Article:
Deciding where you want to travel is all well and good, but once you’ve got your destination sorted out there are still plenty of practical details to work out. As much as we like to picture these trips as some sort of magical teleportation to an incredible location with nary a concern to trouble this new and wonderful state of relaxation and bliss, well, sometimes it doesn’t exactly go down that way. When it comes to the logistics of physically moving from place to unfamiliar place there are often more decisions to make than most people realize.
Stay in one place or spread your time among several locations? The main consideration here is how much time you have. If you are hoping for any relaxation at all you will need at least two weeks before even considering multiple stops. If you decide you will have enough time to move around, however, I generally allow three or four nights for cities, and closer to a week for beaches or hiking destinations. Unless your favourite thing in the world is riding cramped Central American buses on rough, neglected roads, then eleven Guatemalan cities in nine nights seems reasonable.
High or Low Season? Often this will be dictated by your job or family or other personal considerations but, if you have a choice, these two options can offer surprisingly different experiences of the exact same place. High season usually has the best weather and/or the most popular festivals, but will be more expensive, more crowded, and you will probably need to book most things ahead. Low season allows for more spontaneity and means fewer tourists. Although, in some places, much of the tourist infrastructure will close in the off-season, and now and then a pesky monsoon could encroach on your fun.
Tour or Independent? If you’ve ever considered scrapping an entire trip simply because you hate the planning side of things, or become debilitated with fear when eating mystery empanadas without knowing the exact location of the nearest flush toilet, then maybe the comfort of an organized tour is just what you are looking for. On the other hand, if you’d prefer to avoid being part of a large group herded to and fro by a single pink umbrella, then you might be better off running your own show.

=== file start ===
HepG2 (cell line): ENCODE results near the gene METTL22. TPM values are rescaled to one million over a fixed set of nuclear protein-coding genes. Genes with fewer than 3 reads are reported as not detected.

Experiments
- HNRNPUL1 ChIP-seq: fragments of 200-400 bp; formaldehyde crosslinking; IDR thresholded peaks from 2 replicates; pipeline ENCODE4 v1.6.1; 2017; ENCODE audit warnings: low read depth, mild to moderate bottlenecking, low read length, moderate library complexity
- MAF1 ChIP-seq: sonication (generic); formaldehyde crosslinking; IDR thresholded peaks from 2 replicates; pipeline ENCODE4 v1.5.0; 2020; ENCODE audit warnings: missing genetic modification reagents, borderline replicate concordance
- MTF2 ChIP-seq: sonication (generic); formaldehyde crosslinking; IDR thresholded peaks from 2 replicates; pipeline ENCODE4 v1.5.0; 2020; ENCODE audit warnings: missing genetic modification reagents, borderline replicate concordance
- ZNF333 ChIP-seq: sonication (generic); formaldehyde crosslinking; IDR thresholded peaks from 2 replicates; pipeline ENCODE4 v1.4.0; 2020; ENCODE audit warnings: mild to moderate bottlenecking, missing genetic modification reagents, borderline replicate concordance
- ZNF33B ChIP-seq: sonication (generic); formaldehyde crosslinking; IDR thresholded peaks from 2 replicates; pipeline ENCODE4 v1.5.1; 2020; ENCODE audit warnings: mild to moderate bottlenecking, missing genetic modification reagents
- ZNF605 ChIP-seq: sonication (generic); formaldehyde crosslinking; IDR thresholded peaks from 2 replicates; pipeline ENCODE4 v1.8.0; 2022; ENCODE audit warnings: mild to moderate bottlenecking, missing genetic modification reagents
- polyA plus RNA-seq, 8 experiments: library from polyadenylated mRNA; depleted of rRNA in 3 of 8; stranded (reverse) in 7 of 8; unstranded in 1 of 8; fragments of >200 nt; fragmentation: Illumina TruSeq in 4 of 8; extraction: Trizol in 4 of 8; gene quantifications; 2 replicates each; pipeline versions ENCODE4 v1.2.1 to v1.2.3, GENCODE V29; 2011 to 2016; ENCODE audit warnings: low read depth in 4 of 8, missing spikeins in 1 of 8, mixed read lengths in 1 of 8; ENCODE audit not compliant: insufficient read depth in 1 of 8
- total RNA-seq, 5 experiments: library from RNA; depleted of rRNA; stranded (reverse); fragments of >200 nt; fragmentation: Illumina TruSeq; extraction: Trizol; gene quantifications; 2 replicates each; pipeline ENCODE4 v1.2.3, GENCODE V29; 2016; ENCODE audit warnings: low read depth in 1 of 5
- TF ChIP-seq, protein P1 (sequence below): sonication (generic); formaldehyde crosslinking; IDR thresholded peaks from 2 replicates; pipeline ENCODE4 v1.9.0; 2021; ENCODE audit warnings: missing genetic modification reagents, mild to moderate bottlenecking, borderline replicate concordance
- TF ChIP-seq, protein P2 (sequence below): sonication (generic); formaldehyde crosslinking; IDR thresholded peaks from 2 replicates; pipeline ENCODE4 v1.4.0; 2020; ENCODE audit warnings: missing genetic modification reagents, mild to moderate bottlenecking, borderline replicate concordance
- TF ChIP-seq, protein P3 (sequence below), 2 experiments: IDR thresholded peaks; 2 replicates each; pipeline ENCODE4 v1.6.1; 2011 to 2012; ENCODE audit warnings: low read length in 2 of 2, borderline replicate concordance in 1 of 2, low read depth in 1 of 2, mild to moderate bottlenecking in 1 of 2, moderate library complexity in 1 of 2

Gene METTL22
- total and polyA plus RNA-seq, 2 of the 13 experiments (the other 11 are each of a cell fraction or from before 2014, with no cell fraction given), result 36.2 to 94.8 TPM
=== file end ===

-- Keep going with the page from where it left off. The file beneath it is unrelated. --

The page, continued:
Carry-On or Checked? These days going carry-on can save you a little bit of money, but your main consideration should be how disastrous it would be if your luggage took an unplanned detour for a few days. On brief trips you can theoretically pack lighter and go carry-on, especially since you don’t want to waste any of your precious days shopping for replacement toothbrushes and dolphin-themed shorts. But if waiting a couple days for your foreign exchange calculator and favourite straw cowboy hat isn’t of paramount importance, you can make your travel day much more comfortable by checking your luggage, allowing you to browse the airport magazines unencumbered and get in an extra fifteen minutes of reading while all those people with large cabin bags nervously queue up to make sure they get on before the overhead bins are full.
Backpack or Suitcase? For me, it comes down to one simple question. Will you ever have to transport your luggage over terrain that isn’t conducive to wheels? That beautiful, powdery beach loses some of its lustre when you are sweatily dragging your wheeled suitcase along it for half an hour. On the other hand, if you are expecting to be met at the airport by a cheerful attendant offering door-to-door service and a welcome cocktail, you will be hard-pressed to notice the benefits of a backpack.
Public transport or car rental? There are parts of the world, such as Egypt and India, where a foreigner renting a car is a decision on par with butt-slapping an armed security guard or drinking a tall glass of diphtheria. But there are also many places where driving yourself is actually quite reasonable, and allows you the freedom to travel on your own schedule and make changes on the fly. Just be aware that no matter how inclusive your credit card rental coverage seemed based on the three lines of terms and conditions you read before getting bored, there is always some stress involved with driving someone else’s vehicle, and knowing they will be practically euphoric to have you pay for even the slightest hint of damage.
What should I read on the plane? Well, funny you should ask, because it just so happens that my newest travel book is now available online! “Roam: The 9 Greatest Trips on Earth” is a detailed account of the very best trips we have ever done. Stories and anecdotes, details and advice, poor hygiene and ugly hats. Find out more at routinelynomadic.com, or go directly to Amazon, iBooks or Kobo online.